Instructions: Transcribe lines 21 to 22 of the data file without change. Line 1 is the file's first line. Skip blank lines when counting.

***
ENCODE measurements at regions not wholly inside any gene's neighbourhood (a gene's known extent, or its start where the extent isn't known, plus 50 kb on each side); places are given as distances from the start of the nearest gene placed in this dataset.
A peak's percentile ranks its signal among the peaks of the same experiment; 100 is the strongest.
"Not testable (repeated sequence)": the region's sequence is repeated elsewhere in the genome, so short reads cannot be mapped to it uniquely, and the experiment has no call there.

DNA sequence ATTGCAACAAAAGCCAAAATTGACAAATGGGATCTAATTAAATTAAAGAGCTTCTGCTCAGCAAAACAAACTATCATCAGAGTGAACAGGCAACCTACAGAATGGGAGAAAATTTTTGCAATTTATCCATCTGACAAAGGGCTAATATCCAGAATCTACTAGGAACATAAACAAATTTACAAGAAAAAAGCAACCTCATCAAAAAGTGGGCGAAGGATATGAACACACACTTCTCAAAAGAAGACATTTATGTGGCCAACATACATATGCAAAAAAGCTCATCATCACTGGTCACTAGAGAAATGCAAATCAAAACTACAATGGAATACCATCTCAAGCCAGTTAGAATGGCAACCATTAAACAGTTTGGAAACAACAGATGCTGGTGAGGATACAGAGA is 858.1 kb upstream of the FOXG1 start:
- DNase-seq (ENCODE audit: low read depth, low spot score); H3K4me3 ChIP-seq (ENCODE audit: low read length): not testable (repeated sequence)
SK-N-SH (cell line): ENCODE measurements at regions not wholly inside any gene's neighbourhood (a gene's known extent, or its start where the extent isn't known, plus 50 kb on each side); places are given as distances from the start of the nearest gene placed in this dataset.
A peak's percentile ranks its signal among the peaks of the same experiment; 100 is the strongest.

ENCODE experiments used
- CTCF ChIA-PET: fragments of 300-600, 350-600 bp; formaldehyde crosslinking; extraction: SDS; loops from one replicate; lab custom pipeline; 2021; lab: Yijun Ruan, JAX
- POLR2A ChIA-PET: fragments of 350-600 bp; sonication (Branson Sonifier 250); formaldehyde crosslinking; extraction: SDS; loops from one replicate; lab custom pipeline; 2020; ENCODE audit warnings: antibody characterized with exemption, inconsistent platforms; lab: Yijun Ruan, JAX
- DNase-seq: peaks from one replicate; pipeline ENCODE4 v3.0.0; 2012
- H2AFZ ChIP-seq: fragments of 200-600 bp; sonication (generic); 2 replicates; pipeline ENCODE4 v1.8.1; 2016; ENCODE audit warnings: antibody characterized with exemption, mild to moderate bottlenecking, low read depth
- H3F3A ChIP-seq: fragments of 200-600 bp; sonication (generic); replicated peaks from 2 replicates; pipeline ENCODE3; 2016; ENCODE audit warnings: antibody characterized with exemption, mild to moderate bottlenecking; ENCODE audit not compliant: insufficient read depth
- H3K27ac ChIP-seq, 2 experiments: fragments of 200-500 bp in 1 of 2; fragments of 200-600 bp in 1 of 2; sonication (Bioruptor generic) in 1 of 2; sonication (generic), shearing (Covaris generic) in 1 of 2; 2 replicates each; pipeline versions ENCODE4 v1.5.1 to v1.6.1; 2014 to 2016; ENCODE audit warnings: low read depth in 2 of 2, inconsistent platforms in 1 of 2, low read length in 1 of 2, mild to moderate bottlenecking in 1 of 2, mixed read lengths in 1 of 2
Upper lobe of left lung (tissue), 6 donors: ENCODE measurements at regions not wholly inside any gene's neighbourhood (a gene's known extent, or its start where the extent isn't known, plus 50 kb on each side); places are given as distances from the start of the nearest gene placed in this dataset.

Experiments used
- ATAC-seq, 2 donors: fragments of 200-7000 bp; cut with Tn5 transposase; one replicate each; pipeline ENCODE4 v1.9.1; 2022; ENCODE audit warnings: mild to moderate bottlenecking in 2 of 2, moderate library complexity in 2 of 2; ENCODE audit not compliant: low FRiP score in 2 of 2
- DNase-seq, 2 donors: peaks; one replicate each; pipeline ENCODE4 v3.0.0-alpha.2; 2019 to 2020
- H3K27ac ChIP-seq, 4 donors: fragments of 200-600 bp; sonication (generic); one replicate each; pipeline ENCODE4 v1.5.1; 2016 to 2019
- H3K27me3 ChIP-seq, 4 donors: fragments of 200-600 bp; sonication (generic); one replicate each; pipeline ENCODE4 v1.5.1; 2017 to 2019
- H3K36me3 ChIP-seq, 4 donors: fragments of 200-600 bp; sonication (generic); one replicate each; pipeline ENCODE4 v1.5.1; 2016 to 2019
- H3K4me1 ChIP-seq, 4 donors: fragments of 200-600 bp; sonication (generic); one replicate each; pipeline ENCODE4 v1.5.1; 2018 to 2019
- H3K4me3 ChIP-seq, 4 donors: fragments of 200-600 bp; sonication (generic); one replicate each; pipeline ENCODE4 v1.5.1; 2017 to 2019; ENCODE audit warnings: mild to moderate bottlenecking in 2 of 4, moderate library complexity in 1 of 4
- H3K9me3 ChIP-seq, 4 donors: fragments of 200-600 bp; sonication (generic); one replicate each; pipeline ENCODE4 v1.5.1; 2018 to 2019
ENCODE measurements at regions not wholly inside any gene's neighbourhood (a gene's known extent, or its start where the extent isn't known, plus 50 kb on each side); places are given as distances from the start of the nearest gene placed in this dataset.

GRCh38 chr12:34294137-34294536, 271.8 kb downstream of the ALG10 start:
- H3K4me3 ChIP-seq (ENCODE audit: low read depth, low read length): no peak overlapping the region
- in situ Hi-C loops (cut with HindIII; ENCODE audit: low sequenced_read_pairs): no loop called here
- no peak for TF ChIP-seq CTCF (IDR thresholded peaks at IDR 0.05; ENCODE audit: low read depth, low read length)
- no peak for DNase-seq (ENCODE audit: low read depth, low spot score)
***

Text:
- H3K36me3 ChIP-seq, 4 donors: fragments of 200-600 bp; sonication (generic); one replicate each; pipeline ENCODE4 v1.5.1; 2016 to 2019
- H3K4me1 ChIP-seq, 4 donors: fragments of 200-600 bp; sonication (generic); one replicate each; pipeline ENCODE4 v1.5.1; 2018 to 2019